I keep dreaming about high school. I sometimes wish that I didn't remember my dreams, that I was one of those people who aren't troubled by introspection and self doubt, but just act on instinct and go merrily about their way. Yesterday in Toronto I passed a guy sitting on the sidewalk. He asked for money, but I only had a dollar. It wasn't even really my dollar; someone had given it to me. And I needed to buy cat food. Anyways, I told the guy I was broke. He said, "But I'm going to kill myself." And I said, "Don't do that!", and kept going down the street.
I was waiting out front of a health food store for my friend, standing on the sidewalk with her two year old child who would start crying if she took him into the store. A tall woman came and tied up her little dog to the parking meter beside us before entering the health food store herself. As I stood there, people passing mistook the animal for my own, putting on warm smiles at the congenial contstellation of man, child and dog. This is how appearances can be deceiving, because neither the child nor the dog were mine, and I had a lot more in common with the guy sitting on the curb and begging for change, but nobody was smiling at him.
My freind was taking forever in the store. It was a cool grey spring day on a busy Toronto street. Someone was washing the window of a shop a little way down. A burley man was standing outside of a restaurant. He had shortly cropped greying hair and bulldogish features. He was lighting a cigarette when the beggar came staggering up the sidewalk. The beggar walked up to the smoking man and asked him for money, then started waving his hand back and forth in front of the smoker's face in some kind of compulsive, vaguely aggressive gesture. Maybe he was trying to fan away the smoke. The smoker started flicking the beggar's shoulder with his free hand, attempting to drive him away. The two figures remained locked for a moment in their mutual frantic gestures, like a scene from the Three Stooges, until the beggar took off down the sidewalk. The smoker attempted to deal one more blow to the beggar's back as he fled, and yelled, "Get off of Roncesvalles!". Then he looked around, attempting to make eye contact with me, the sole witness to the incident. I deliberatley avoided meeting his gaze, since he seemed to want some sort of commendation for his treatment of the deranged beggar, but I was just disgusted by the whole incident and feeling guilty that I had not given the man my dollar earlier.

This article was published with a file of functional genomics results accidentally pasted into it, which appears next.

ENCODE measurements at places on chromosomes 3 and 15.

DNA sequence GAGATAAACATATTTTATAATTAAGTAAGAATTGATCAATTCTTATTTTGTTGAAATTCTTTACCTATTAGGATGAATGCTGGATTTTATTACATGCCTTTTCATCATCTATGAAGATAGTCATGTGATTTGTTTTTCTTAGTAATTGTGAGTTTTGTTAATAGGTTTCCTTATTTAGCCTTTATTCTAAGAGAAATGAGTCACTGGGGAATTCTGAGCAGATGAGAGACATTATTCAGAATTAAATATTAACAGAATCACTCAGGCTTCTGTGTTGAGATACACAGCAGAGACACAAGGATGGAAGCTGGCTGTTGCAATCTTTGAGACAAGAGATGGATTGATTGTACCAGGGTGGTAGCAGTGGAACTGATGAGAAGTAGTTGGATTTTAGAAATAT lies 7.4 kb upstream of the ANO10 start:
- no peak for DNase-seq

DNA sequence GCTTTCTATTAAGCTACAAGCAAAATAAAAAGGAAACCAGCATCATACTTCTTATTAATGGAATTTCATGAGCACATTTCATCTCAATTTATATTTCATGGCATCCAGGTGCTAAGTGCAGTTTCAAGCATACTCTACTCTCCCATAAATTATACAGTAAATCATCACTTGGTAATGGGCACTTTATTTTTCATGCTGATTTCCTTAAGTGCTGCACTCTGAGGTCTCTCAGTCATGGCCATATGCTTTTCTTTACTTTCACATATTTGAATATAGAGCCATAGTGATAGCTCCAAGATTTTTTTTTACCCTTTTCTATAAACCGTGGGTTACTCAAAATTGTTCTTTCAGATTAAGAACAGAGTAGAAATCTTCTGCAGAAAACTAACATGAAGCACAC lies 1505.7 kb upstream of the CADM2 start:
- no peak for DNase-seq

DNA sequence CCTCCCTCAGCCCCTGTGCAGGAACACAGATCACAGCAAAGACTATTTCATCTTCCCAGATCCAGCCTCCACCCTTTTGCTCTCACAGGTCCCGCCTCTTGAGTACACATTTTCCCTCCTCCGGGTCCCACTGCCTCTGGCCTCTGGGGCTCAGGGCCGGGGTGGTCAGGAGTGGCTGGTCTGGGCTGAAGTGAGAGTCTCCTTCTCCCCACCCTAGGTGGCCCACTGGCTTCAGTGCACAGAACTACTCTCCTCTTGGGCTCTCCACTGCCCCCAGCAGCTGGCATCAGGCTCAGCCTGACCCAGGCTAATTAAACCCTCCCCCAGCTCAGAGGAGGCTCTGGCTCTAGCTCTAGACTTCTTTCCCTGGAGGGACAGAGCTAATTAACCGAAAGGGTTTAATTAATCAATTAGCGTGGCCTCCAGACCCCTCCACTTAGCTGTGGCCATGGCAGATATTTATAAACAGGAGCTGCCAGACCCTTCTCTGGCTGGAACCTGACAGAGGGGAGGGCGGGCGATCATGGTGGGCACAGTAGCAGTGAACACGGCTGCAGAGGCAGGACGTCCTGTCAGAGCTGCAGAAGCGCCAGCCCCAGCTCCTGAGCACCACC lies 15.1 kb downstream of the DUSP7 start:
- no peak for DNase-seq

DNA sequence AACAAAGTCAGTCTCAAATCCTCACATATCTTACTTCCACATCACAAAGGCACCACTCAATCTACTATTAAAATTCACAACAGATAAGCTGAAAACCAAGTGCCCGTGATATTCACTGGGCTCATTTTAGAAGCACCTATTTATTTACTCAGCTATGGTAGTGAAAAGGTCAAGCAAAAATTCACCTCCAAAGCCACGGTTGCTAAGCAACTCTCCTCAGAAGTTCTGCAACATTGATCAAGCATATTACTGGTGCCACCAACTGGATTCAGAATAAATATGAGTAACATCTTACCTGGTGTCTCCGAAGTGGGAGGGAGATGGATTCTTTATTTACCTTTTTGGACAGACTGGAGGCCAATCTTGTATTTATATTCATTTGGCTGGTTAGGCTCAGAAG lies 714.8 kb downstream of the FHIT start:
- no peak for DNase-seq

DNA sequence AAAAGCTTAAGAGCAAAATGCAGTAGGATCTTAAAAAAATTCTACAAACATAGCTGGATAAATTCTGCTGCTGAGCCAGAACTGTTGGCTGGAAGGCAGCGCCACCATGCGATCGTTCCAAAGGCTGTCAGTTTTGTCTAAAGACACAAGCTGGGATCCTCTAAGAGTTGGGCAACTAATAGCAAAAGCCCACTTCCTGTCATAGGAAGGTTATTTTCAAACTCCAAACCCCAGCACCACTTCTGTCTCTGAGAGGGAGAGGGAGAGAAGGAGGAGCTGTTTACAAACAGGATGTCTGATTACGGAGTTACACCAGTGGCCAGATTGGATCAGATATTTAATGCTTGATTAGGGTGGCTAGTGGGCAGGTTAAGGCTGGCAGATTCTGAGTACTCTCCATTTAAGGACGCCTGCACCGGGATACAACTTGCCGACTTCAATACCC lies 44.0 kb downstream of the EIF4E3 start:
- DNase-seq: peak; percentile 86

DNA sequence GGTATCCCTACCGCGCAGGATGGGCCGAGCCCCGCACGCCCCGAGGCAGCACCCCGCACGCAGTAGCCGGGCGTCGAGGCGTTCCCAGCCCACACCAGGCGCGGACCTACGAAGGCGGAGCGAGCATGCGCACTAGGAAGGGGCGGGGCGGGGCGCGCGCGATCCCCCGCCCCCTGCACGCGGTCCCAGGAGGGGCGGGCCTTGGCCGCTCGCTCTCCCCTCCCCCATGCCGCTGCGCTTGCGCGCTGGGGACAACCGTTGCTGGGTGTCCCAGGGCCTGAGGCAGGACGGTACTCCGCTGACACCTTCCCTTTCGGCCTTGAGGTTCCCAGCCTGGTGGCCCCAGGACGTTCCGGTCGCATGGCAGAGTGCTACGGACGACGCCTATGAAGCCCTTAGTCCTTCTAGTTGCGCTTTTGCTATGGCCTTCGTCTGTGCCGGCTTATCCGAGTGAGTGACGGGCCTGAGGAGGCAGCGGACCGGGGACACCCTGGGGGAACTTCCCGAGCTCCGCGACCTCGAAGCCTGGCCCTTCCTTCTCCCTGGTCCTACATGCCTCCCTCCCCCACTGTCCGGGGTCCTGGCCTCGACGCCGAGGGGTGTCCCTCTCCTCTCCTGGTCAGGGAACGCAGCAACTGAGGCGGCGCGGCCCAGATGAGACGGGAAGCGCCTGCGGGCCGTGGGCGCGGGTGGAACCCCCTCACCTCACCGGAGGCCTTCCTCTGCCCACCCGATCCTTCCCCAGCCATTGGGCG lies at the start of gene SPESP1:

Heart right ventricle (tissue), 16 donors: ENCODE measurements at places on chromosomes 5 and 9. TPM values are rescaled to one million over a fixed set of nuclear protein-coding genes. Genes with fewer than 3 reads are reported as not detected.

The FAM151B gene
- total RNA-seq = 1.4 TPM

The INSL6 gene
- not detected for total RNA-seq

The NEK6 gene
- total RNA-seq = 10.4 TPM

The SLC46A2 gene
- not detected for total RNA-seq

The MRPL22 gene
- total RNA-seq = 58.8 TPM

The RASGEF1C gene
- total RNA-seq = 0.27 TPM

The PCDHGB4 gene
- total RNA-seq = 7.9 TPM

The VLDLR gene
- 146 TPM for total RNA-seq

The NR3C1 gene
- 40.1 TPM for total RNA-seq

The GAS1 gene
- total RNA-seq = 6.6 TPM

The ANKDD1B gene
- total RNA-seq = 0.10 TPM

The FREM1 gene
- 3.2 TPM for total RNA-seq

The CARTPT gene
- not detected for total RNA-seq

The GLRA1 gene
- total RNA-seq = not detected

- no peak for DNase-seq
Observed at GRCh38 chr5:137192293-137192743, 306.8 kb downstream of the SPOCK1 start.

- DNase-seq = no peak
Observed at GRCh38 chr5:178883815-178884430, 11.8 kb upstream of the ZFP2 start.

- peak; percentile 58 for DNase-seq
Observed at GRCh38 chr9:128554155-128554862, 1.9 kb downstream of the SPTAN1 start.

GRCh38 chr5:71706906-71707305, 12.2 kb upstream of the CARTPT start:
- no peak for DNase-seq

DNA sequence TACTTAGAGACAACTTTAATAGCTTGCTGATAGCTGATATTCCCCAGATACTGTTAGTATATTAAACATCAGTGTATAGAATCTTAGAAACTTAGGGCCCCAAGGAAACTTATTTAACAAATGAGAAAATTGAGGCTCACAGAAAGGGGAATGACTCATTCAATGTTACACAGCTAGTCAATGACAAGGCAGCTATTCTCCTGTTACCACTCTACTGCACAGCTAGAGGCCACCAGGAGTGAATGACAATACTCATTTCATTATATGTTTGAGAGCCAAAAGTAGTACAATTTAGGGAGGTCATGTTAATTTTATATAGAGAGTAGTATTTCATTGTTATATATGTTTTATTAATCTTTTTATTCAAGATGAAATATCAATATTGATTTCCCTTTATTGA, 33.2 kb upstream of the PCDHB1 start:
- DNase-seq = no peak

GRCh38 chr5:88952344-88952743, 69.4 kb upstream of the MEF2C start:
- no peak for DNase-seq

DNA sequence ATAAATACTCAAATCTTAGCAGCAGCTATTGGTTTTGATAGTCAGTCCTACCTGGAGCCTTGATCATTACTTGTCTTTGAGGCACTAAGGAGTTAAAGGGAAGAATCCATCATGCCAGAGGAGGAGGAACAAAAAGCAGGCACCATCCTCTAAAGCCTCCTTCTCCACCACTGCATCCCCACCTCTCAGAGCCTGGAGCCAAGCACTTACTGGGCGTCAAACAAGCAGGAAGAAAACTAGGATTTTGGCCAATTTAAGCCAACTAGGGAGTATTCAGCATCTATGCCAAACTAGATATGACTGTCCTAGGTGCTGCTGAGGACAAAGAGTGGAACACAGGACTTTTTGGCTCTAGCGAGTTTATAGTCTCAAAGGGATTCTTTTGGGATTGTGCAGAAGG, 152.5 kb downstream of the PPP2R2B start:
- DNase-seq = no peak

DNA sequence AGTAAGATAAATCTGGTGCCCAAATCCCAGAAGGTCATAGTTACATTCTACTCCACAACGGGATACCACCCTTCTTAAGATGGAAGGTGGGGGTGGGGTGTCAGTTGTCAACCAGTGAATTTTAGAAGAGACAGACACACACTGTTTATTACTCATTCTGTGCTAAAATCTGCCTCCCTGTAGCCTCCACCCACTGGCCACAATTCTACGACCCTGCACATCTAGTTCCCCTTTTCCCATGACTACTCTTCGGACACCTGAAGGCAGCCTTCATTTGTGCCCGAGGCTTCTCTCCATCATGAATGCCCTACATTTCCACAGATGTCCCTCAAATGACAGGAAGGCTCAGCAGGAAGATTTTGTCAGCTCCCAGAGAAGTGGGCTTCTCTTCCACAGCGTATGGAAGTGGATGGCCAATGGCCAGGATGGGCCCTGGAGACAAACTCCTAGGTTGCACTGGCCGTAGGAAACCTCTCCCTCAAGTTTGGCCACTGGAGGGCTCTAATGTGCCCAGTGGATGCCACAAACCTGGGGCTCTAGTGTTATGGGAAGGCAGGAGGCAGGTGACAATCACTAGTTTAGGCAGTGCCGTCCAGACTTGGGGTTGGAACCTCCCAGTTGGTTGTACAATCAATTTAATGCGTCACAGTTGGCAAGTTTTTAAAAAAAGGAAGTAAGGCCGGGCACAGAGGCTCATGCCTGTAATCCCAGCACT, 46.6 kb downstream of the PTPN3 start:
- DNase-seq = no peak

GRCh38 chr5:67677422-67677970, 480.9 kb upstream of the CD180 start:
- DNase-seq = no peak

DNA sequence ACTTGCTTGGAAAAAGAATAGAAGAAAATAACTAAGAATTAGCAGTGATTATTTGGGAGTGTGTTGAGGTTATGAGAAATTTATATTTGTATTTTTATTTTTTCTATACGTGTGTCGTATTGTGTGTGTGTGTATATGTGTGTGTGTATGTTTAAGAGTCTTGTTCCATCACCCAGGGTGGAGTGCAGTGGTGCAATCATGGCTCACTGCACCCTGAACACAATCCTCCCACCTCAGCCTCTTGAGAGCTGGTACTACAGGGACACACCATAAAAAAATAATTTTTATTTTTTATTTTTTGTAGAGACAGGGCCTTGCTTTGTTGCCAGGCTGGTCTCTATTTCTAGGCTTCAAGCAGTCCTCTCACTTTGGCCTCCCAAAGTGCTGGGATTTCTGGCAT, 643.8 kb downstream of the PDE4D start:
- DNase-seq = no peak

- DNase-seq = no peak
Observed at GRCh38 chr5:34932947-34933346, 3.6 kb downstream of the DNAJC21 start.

I partly envied the disagreeable smoker, who evidently felt justified in his indignation agianst the beggar. Maybe he had dealt with the man before. There seemed to be some sort of familiarity between them. The impulse he acted upon had not been compasionate, but at least he had carried it through. I, on the other hand, had not acted on my impulse to give away the dollar, and both hated myself and the smoking man, who became a kind of projection, my own fear and intolerance made flesh.